It is a cultural sort of hate, not a personal one. You know, just like Republicans hate Democrats. See my comment above, I hate the culture of entitlement, where people believe they are entitled to everything for free, and then still feel entitled to badmouth the free stuff they got.

The internet is full of stuff I find "painfully boring", as you called my post. Guess what, I just skip the stuff that bores me, and look for the next post. Or the next blog, if all the content of a given blog bores me. If you find blog posts about blogging so boring, WHY DO YOU READ A POST THAT HAS "BLOGGING" IN THE TITLE, FOR GODS SAKE!!!
 
Don't let the morons convince you otherwise - they are trolling, or just being morons.

They can couch their words any way they wish, but the people who continually complain about what Tobold is writing about are either trolling, or are idiots who criticize for the sake of criticism (and it's also likely that they aren't creative and can't come up with their own unique idea).

I don't comment on about 3/4 of Tobold's posts. Sometimes I'm not interested in what he's writing about. Sometimes I agree or disagree, but feel others have stated everything relevant already.

But the last thing I would ever do is come to someone else's blog, and tell them their opinion is wrong...or even worse...that I don't want to hear their opinion.

If you want Tobold's opinion, read his blog. If you don't, then don't come here to complain about his opinion.

Unfortunately, idiots and morons feel the need to come here, read what Tobold writes, and rather than agree/disagree, they just complain. Literally.

I'll disagree with Tobold. I'm not trying to kiss-up and earn brownie points. In fact, I disagree with Tobold almost as much as I agree with him.

But since I'm not a god damn moron, you won't catch me here telling him that he should/shouldn't talk about something he wants to talk about. It's his blog. If I don't want to read what he wrote, I don't read it.

Morons read it and then tell him they don't want to read it.

Which is exactly what makes them morons.
 
"You didn't say "I don't like this post". You said "A third of your posts is such posts", which is a lie. Lying is wrong."

Come on. It was an exageration. Besides, i'm in no position to demand anything. In fact, i haven't made any demand. Did i? Point it, please.

I have the right to dislike some of your posts. End of story.
 
"And half of those posts I write in the vain hope of getting people like Tim and Andru to *stop* reading my blog, because I hate these people like the plague."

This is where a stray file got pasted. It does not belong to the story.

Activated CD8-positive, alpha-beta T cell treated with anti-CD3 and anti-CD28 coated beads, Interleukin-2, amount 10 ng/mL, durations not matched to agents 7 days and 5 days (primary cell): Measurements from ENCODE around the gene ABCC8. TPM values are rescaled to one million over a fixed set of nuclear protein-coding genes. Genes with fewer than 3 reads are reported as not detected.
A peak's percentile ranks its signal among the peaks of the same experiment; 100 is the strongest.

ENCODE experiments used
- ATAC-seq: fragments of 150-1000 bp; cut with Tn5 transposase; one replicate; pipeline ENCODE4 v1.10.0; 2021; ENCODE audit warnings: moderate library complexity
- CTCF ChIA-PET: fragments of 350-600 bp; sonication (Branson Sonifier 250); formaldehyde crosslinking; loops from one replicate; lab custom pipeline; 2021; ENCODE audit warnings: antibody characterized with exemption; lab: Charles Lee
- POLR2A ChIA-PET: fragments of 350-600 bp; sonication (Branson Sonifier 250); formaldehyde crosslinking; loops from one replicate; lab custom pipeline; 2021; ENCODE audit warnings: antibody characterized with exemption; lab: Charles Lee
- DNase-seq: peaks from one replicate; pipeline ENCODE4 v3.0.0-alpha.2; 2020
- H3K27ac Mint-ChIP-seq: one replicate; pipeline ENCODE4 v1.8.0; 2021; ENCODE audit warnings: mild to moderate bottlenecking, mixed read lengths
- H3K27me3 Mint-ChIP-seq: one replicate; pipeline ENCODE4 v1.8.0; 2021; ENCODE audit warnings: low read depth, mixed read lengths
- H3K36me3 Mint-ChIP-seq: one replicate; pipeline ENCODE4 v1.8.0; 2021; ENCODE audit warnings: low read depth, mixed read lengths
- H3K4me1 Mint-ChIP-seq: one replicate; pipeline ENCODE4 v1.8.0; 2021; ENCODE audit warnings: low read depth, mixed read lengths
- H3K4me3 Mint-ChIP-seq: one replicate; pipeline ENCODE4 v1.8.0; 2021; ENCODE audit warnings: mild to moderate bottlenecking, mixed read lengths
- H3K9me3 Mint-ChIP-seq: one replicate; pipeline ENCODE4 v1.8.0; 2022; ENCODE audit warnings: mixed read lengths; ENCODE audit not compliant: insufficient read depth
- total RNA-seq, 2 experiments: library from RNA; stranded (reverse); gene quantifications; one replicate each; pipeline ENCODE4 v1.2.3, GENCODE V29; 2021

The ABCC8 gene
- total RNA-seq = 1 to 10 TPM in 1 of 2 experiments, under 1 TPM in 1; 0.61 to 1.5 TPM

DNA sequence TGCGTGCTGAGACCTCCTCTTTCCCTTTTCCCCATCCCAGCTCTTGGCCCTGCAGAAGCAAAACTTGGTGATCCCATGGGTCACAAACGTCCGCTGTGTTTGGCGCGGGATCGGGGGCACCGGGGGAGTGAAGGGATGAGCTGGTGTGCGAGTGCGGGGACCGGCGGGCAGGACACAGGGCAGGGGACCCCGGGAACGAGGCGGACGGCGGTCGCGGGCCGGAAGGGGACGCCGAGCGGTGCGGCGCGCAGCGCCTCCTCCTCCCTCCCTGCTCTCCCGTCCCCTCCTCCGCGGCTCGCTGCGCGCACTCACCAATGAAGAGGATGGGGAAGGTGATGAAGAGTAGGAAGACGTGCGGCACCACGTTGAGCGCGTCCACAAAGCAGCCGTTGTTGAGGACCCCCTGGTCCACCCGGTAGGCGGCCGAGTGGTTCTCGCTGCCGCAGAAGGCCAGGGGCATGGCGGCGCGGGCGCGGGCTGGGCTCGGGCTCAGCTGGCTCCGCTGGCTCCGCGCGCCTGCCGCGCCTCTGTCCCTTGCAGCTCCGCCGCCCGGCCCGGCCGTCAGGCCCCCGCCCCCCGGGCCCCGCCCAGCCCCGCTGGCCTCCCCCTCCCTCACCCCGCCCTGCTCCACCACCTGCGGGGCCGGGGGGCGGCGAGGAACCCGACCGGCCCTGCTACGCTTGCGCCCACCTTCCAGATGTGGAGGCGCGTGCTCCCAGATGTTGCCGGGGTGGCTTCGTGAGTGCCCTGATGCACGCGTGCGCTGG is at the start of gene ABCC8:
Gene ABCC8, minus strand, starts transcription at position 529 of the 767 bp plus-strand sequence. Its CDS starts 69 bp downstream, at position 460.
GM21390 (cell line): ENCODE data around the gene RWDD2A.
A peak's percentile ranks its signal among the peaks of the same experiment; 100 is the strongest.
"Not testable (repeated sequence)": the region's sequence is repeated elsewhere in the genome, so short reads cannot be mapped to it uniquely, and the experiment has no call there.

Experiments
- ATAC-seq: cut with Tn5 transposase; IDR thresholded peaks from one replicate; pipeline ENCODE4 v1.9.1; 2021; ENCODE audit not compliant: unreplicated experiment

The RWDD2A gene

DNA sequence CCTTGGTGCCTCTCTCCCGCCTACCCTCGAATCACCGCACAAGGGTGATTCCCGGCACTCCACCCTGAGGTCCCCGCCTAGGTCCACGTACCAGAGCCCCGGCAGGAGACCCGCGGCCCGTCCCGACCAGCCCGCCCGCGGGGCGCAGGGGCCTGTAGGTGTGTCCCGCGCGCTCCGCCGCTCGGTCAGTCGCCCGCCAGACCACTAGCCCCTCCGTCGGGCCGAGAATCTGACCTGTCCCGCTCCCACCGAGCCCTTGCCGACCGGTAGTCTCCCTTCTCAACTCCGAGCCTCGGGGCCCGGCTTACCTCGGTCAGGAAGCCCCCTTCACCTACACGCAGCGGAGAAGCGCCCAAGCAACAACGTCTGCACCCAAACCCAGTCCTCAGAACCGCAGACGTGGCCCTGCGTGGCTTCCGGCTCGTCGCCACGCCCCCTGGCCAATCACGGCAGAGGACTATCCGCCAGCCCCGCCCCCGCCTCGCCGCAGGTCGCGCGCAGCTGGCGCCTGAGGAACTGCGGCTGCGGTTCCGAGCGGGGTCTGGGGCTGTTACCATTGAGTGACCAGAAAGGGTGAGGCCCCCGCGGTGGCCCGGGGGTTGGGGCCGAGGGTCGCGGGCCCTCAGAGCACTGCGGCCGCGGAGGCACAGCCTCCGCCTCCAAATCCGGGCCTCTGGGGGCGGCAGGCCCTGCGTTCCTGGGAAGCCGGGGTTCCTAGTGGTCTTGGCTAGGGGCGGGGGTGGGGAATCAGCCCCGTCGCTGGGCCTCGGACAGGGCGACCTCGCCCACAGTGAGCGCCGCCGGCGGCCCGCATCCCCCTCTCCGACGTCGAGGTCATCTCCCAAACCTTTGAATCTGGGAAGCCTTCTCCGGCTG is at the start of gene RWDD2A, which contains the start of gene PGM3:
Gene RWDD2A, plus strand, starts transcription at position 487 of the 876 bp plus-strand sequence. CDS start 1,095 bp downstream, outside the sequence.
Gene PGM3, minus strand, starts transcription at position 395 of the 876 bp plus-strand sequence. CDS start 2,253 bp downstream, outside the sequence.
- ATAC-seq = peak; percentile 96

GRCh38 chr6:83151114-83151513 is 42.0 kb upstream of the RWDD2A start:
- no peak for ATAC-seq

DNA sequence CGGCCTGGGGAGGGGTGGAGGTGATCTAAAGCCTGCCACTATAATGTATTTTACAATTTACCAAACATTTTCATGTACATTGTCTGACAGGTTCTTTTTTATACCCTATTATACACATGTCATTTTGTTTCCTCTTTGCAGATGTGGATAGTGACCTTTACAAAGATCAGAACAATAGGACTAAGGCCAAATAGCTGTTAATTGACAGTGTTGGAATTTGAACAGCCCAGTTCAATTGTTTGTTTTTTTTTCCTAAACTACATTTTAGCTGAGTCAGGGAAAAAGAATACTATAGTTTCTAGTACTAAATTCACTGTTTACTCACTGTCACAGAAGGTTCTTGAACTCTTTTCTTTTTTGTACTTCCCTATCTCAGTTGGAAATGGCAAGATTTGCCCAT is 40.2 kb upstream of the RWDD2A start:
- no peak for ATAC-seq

As you often remind us, it IS your blog. If you want specific people not to read it, couldn't you ban them? Or you could go the other way and make the blog an opt-in, member-only deal.

I know you went through all this before with the discussion on how the comment thread should work, and I do think that the open comment system has been more interesting for we the readers, but if it's YOUR blog, it really shouldn't be about what's good for us, should it?
 
Opt-in is a horrible idea. I see an opt-in blog and I skip it. I don't want in, I don't want to bother.

Also, Tim and Andru ftl. I quote what you guys wrote:

"Tobold, I don't want you to blog about blogging anymore! I'm soooooo bored! I can't NOT read your blog because I'm incapable of skipping a post, even though the word blogging is in it. Here is someone who agrees with me that blogging about blogging is boring, regardless of the fact that the only reason you post about it is because of douche-bags like me."
 
And 1 more thing, Andru, adding a :) the way you did, made it sarcasm. In other words, you failed to make a good joke if that was your intention, and came off as a complete dick.

It is difficult to do sarcasm on the internet in type. It is even harder when you do /sarcasm, or a Here's a :) to make people know I'm joking. The :) is then viewed as you being a jerk about it.

So this is a comment about posting comments in blog posts about blogging. :) (see that smiley face makes what I just said into total dickery).
 
If you want specific people not to read it, couldn't you ban them?

A) No, banning anyone from *reading* is technically impossible.

B) Banning specific people from commenting is also not possible, but I could selectively delete all their comments. Which would technically only ban their *name*, because its easy enough to avoid by posting under a different name.

What I'm considering is to install a policy that any comment saying that I shouldn't blog about {blogging | politics | economy | technology | world events | whatever} will be instantly deleted. That is really the worst kind of comment.
 
Advice you never asked for can be kind of annoying. (Especially if the advice is on the lines "don't blog about that topic) I was looking for a blog post that TJ wrote and finally found it.

http://temerity-jane.com/blogging/the-1-peril-of-blogging/

She hits the point pretty well
 
I think the point people are missing is even IF posts about writing what he wants made up 100%, that would be fine.

Tobold's blog, he can write about whatever the hell be wants.

The only thing that could be said if this were the case is the title of the blog would be slightly misleading.

But in any case, if you don't like the blog or a post, don't read them.

@Tobold

I think maybe however that you sometimes take comments meant to honestly discuss/debate things are taken the wrong way, or too seriously. And certain contentious things are focused on to the exclusion of the real discussion.

But in the end it's always your blog and you can say and do what you want.